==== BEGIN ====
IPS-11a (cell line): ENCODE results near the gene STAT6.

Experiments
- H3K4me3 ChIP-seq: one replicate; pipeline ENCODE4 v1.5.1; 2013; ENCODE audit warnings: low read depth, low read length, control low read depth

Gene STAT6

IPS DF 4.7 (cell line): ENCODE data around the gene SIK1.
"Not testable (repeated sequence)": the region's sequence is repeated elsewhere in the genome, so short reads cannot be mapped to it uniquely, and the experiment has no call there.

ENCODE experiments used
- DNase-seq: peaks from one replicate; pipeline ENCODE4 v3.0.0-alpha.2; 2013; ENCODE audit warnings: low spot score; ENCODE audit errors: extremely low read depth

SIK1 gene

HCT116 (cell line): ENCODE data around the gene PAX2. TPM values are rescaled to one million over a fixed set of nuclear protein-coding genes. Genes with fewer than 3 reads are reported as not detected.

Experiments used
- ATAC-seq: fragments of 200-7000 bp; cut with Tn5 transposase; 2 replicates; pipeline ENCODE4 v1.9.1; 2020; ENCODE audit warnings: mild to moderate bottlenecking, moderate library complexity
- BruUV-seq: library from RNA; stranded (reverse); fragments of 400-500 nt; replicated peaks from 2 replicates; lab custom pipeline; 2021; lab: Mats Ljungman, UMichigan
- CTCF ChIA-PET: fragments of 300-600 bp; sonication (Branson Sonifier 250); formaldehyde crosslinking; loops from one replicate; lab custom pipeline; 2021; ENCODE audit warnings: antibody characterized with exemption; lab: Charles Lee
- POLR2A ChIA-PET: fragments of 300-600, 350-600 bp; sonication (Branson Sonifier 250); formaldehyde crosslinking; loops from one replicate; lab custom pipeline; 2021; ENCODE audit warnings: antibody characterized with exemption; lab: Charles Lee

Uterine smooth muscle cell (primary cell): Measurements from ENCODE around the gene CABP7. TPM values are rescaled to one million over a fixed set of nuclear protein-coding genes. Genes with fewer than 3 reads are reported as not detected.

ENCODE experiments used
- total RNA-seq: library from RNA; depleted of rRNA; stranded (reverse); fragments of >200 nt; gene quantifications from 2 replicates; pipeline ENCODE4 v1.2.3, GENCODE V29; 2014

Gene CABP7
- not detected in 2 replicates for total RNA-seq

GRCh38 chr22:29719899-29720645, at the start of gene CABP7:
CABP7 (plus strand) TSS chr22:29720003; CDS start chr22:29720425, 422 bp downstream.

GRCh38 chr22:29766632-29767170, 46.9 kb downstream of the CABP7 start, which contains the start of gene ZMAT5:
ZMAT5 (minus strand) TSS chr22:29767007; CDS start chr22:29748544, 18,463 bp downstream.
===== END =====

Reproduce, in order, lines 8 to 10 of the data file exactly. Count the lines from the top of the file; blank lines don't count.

- DNase-seq: peaks from one replicate; pipeline ENCODE4 v3.0.0-alpha.2; 2013; ENCODE audit warnings: low spot score; ENCODE audit errors: extremely low read depth

SIK1 gene

HCT116 (cell line): ENCODE data around the gene PAX2. TPM values are rescaled to one million over a fixed set of nuclear protein-coding genes. Genes with fewer than 3 reads are reported as not detected.